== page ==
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Though Ireland became a predominantly English speaking country around the turn of the 19th century, the version of the English language spoken there has more than a few variations from the original. Whether you’re visiting for a first time or just trying to watch an Irish film without needing subtitles, here are some terms you’ll need at your disposal.
The word craic is used to refer to two things in Ireland: fun and news. It’s so widely associated with the country that many don’t realise the term didn’t actually originate there – instead it comes from the Middle English crak, meaning loud conversation. ‘What’s the craic?’ – meaning ‘What’s new?’ – can be used by way of greeting in Ireland, and an entertaining person or event is said to be ‘good craic’. (The word ‘gas’ is sometimes used in a similar way, to mean funny or entertaining.) If a night out was particularly good, people in certain areas might say that ‘The craic was 90′ – thought to refer to miles per hour.
Example: ‘I went to that party last night, it was good craic.’
Irish people have reinterpreted the word ‘grand’ and given it their own meaning, a fact which often results in confusion for foreign visitors. While the English version of grand means magnificent or imposing, in Ireland it usually means just fine or adequate – if you ask an Irish person how they are they will generally respond with a middle-ground ‘I’m grand’, rather than ‘fantastic’ or ‘terrible’. ‘That’s grand’ is used in Ireland to communicate ‘That’s fine with me.’ This versatile term can also be used to reassure someone, for example if someone apologises to you, you can respond with ‘Don’t worry, you’re grand.’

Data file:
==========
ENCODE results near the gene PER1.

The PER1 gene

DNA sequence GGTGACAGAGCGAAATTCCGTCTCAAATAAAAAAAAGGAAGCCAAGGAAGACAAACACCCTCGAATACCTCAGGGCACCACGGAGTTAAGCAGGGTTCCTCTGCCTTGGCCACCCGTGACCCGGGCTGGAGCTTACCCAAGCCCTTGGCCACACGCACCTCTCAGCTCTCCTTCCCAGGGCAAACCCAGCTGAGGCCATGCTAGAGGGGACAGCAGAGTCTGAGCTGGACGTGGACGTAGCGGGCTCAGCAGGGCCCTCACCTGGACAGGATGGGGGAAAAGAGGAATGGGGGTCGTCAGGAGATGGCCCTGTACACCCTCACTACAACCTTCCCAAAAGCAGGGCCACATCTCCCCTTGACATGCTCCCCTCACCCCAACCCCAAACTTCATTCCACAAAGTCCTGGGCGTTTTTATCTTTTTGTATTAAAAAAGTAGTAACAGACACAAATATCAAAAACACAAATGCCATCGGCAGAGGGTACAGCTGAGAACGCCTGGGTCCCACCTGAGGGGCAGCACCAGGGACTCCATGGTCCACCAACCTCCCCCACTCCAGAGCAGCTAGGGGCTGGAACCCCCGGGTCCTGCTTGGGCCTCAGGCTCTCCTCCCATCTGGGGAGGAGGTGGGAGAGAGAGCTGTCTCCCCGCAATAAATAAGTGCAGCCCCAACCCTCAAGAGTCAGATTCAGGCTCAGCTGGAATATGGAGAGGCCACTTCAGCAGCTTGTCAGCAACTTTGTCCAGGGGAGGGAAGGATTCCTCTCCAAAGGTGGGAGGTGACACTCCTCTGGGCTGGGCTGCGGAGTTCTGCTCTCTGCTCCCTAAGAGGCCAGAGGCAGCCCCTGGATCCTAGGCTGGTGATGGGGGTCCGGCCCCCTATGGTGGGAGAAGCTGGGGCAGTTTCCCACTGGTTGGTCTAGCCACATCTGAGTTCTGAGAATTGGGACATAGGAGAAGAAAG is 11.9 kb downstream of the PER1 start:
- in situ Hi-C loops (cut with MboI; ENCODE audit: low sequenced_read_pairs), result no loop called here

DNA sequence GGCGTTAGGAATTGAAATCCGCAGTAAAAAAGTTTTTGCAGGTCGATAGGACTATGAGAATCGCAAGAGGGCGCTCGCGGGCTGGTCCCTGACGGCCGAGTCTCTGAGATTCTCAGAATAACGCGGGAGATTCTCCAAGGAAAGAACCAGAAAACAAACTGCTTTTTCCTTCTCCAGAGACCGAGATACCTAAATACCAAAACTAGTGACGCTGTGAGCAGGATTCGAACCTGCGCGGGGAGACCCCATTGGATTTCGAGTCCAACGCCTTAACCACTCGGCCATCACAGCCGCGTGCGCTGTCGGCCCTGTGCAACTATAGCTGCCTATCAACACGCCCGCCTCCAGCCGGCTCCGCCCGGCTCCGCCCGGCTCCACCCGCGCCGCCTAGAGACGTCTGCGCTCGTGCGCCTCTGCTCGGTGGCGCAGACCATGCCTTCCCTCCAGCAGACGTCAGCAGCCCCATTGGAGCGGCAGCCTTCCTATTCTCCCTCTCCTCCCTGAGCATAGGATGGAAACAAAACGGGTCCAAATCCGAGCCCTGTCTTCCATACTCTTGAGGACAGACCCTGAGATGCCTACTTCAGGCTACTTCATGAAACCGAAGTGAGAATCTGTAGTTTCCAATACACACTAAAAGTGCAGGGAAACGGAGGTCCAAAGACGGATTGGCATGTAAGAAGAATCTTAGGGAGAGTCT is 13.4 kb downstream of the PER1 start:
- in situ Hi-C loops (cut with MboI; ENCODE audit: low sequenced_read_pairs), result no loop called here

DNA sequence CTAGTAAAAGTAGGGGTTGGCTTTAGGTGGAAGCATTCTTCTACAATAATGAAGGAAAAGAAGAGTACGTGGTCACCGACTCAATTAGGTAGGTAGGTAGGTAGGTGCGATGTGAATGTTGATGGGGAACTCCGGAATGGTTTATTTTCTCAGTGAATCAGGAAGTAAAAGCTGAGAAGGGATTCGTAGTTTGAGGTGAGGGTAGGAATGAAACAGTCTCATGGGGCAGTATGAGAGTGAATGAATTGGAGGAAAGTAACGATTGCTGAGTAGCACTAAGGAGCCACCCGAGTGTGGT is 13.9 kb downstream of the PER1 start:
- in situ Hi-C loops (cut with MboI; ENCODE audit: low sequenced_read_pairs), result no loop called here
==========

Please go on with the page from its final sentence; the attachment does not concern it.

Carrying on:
Example: ‘I was sick on Thursday, but I was grand again by the weekend.’
In Ireland, the word ‘gaff’ means ‘house’. The term ‘free gaff’ is often used by teenagers to describe the situation when their parents go away for a night, usually meaning there will be a party. Using ‘gaff’ to mean house is apparently also common in Scotland, parts of England and Wales.
Example: ‘I left my favourite jacket over at Aoife’s gaff yesterday.’
‘Taking the piss’ isn’t unique to Ireland – it’s a Commonwealth term also frequently used in the UK, South Africa, New Zealand and Australia. But for those who haven’t heard it before, to ‘take the piss’ out of someone means either to mock or mimic someone, to joke with them or subject them to ridicule. It can also mean to take liberties at others’ expense or be unreasonable, as in the example below.
Example: ‘We’ve been waiting an hour for this person, they’re taking the piss.’
In the same way that ‘grand’ means something different from its traditional meaning in Ireland, ‘deadly’ does too. It might seem odd to use a word whose literal translation means ‘causing or able to cause death’ to describe something in a positive way, but the Irish use the word ‘deadly’ to signify that something is excellent. They aren’t the only ones to do this – apparently Australians use ‘deadly’ as a compliment as well.
Example: ‘That place we went for dinner last week was deadly.’
In Irish slang, the word ‘yoke’ doesn’t have anything to do with eggs. Instead, it’s another way of saying ‘thing’. So if someone in Ireland sees an object that they’ve never seen before, they will commonly be heard to ask, ‘What’s that yoke there?’
Example: ‘Can you pass me that yoke you use to wipe the windscreen?’
In Ireland, ‘the jacks’ means ‘toilet’, most commonly used to refer to public bathrooms. Every Irish person knowns what this term means, but few know why they use it – indeed it’s difficult to find a solid explanation. Some believe it to be derived from the Tudor English term ‘jakes’, first used in the 16th century.
Example: ‘I’ll be back in a minute, I’m going to find the jacks’.
Perhaps unsurprisingly given the drunken Irish stereotype, there are several different words in Irish slang that all mean drunk. Locked is just one such term – others include mouldy, ossified, polluted, twisted and langers.
Example: ‘He’s not feeling the best today, he was locked last night.’